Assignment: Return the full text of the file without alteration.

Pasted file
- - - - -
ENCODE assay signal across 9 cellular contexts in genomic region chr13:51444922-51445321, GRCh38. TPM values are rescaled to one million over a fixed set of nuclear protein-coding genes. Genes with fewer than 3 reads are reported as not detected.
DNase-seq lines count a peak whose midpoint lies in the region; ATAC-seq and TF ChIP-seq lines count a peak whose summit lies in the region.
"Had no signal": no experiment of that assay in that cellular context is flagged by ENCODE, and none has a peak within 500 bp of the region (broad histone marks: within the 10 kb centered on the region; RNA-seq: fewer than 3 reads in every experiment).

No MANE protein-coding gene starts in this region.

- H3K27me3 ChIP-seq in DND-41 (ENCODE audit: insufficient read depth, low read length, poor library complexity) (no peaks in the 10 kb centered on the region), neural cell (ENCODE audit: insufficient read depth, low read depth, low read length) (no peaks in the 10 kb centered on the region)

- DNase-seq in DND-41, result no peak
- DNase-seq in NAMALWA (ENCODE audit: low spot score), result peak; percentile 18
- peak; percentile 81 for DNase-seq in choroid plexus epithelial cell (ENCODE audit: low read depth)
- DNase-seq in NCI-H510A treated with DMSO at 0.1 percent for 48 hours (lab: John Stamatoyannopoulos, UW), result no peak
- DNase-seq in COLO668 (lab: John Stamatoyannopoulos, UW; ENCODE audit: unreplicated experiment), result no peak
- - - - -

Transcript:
ENCODE assay signal across 9 cellular contexts in genomic region chr13:51444922-51445321, GRCh38. TPM values are rescaled to one million over a fixed set of nuclear protein-coding genes. Genes with fewer than 3 reads are reported as not detected.
DNase-seq lines count a peak whose midpoint lies in the region; ATAC-seq and TF ChIP-seq lines count a peak whose summit lies in the region.
"Had no signal": no experiment of that assay in that cellular context is flagged by ENCODE, and none has a peak within 500 bp of the region (broad histone marks: within the 10 kb centered on the region; RNA-seq: fewer than 3 reads in every experiment).

No MANE protein-coding gene starts in this region.

- H3K27me3 ChIP-seq in DND-41 (ENCODE audit: insufficient read depth, low read length, poor library complexity) (no peaks in the 10 kb centered on the region), neural cell (ENCODE audit: insufficient read depth, low read depth, low read length) (no peaks in the 10 kb centered on the region)

- DNase-seq in DND-41, result no peak
- DNase-seq in NAMALWA (ENCODE audit: low spot score), result peak; percentile 18
- peak; percentile 81 for DNase-seq in choroid plexus epithelial cell (ENCODE audit: low read depth)
- DNase-seq in NCI-H510A treated with DMSO at 0.1 percent for 48 hours (lab: John Stamatoyannopoulos, UW), result no peak
- DNase-seq in COLO668 (lab: John Stamatoyannopoulos, UW; ENCODE audit: unreplicated experiment), result no peak